By the way, WalMart has done away with the door greeters. They no wander around the store looking for those customers that may need assistance. Anyhow, have fun on this website.
        • Mar 20 2012: Thanks Robert, I just like to get down to brass tacks. Overall violence in the world is on a decline. So is the murder rate, it was falling before most restrictive gun laws went into effect. Here in Chicago gun laws only keep the honest folk unarmed. I was actually in school when a shooting took place a block away. If allowed, I would occasionally carry a weapon. It is not the weapons or any other inanimate object that murders or causes crime, it's human nature. And when you take powerful deterrents out of the hands of law enforcement and the general public. Well. You get more of the same. Anti gun nuts make this world easier for criminals to operate in. And ultimately less safe for the rest of us. Even in Chicago, you could save more lives if you were anti water, as drowning kills more kids every year than guns.
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    Mar 20 2012: You are essentially making a value judgement. Your point is that if I don't believe that citizens should have individual gun ownership, then the police should not save me from a driveby, nor should the military prevent a hijacked plane from smashing into the skyscraper where I work. What this argument neglects is that police and military (at least in theory) are products of a civil society, set up with laws to protect the citizenry, with the understanding that all citizens are to be protected. To "mark" some citizens as undeserving of civil protection undermines the very idea of civil society.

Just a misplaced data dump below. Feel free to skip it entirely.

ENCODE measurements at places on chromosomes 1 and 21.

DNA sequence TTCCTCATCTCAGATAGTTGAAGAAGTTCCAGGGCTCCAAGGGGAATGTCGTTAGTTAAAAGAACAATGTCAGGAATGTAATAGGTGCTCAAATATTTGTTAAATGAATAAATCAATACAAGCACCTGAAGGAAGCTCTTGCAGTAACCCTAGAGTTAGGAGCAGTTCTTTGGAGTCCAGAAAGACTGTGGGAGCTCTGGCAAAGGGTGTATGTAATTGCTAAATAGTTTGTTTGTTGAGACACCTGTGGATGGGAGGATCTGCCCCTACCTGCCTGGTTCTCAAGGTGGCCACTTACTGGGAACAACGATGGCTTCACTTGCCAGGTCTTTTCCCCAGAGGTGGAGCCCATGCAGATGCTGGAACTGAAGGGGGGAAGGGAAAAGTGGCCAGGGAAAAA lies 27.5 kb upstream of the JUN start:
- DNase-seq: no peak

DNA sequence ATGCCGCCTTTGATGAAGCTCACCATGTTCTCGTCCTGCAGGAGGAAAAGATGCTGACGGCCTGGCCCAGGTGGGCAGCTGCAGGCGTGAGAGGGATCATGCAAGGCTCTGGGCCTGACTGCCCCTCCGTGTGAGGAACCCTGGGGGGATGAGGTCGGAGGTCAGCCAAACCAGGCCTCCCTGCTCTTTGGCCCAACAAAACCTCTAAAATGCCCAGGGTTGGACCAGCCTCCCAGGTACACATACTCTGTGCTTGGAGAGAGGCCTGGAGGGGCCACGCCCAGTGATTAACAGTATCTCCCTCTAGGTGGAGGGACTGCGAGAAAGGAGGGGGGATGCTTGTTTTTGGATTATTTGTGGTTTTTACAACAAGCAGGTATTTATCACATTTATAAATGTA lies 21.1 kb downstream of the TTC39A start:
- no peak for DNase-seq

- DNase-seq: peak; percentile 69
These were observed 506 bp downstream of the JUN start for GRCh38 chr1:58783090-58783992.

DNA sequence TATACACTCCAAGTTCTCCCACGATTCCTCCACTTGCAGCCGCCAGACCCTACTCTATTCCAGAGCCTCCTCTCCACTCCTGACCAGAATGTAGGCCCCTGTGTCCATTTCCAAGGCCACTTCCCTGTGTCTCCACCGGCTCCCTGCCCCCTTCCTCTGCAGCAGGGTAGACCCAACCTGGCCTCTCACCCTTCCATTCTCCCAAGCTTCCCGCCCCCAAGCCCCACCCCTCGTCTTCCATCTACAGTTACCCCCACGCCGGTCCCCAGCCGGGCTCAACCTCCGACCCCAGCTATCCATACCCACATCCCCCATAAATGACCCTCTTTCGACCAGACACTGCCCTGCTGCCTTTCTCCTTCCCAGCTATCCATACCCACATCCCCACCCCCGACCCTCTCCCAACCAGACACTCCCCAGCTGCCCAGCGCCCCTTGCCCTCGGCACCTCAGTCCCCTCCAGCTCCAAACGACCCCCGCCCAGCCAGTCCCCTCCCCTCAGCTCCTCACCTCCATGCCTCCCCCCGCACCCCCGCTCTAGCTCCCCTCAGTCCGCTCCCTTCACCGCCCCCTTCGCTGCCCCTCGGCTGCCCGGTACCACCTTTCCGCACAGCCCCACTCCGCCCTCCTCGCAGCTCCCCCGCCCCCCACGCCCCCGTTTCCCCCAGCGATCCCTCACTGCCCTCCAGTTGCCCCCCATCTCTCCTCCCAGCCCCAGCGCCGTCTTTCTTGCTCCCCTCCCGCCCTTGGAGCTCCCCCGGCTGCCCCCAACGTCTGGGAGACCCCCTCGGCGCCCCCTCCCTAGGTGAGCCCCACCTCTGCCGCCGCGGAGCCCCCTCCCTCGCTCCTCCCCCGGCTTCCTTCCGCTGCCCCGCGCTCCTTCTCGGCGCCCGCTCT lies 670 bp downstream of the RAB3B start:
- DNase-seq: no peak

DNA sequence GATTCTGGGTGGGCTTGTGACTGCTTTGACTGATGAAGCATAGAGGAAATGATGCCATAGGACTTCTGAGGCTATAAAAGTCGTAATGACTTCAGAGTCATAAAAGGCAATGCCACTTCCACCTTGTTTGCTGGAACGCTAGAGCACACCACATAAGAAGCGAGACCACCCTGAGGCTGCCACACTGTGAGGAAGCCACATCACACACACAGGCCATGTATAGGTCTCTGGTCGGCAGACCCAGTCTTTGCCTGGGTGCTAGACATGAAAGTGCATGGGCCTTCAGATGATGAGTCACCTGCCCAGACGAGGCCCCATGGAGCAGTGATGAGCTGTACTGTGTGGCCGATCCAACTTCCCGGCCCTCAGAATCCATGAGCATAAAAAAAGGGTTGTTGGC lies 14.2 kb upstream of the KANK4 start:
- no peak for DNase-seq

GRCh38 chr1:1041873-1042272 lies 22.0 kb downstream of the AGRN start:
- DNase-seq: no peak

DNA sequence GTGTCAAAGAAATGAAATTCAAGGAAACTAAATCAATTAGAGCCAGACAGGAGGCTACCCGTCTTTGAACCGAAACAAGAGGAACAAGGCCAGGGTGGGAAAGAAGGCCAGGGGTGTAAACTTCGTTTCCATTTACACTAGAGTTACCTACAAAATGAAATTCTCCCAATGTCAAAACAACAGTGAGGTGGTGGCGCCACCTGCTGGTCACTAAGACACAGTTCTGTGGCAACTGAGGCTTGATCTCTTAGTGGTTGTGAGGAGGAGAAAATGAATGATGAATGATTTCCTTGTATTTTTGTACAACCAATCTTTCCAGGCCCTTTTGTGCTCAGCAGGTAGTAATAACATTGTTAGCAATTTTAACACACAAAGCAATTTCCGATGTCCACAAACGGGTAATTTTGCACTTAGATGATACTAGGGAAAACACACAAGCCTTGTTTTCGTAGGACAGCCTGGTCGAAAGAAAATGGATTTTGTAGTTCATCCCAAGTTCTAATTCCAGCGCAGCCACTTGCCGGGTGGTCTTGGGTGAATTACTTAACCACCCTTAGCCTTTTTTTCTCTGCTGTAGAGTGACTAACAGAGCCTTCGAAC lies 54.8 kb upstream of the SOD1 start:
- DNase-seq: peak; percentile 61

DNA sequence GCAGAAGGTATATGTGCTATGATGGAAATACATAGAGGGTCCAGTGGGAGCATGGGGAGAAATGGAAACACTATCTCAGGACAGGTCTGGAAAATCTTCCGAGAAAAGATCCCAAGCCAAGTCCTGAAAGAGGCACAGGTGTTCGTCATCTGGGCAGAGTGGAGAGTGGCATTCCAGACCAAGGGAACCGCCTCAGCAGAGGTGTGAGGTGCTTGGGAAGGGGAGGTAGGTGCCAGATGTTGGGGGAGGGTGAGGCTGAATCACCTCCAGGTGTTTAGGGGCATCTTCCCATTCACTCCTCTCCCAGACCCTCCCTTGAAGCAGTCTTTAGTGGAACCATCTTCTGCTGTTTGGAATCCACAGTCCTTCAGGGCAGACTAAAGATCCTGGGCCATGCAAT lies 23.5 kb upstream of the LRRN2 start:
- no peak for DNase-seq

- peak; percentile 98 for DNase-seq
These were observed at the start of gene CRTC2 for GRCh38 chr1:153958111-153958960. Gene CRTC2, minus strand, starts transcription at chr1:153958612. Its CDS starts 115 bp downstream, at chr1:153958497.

(by the way I do believe in the 2nd amendment - I only wish one day we will use it responsibly!)
    • Mar 20 2012: I started a conversation with a question, I made no value judgements. Your hijacked plane analogy is distatsteful and makes absolutely no sense, there are of course other people in the building. Those who decry weapons don't seem to mind them being used when they are used to protect them, but they would deny others the right to use the same weapons to protect themselves. Relying solely on law enforcement is a fools folly.

      By the way it's the criminals who do not use the 2nd amendment responsibly, that's the point, criminals don't check with their local gun laws before obtaining a weapon, they have easier access to guns then I do, and I was trained to handle weapons during my Military career.
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        Mar 20 2012: With all reapect, your very question is a judgement and your own answer to it is obvious. You think that those who oppose gun ownership should not be allowed the protection of police or military. I say that belief advocates foe the dismantling of a civil society.

        Any good police officer knows that they are there to serve and protect, including those who don't want to be protected. The military knows that they are there to protect the freedoms contained in the Constitution, and that includes the freedom of speech of some young person to say we should disband the military.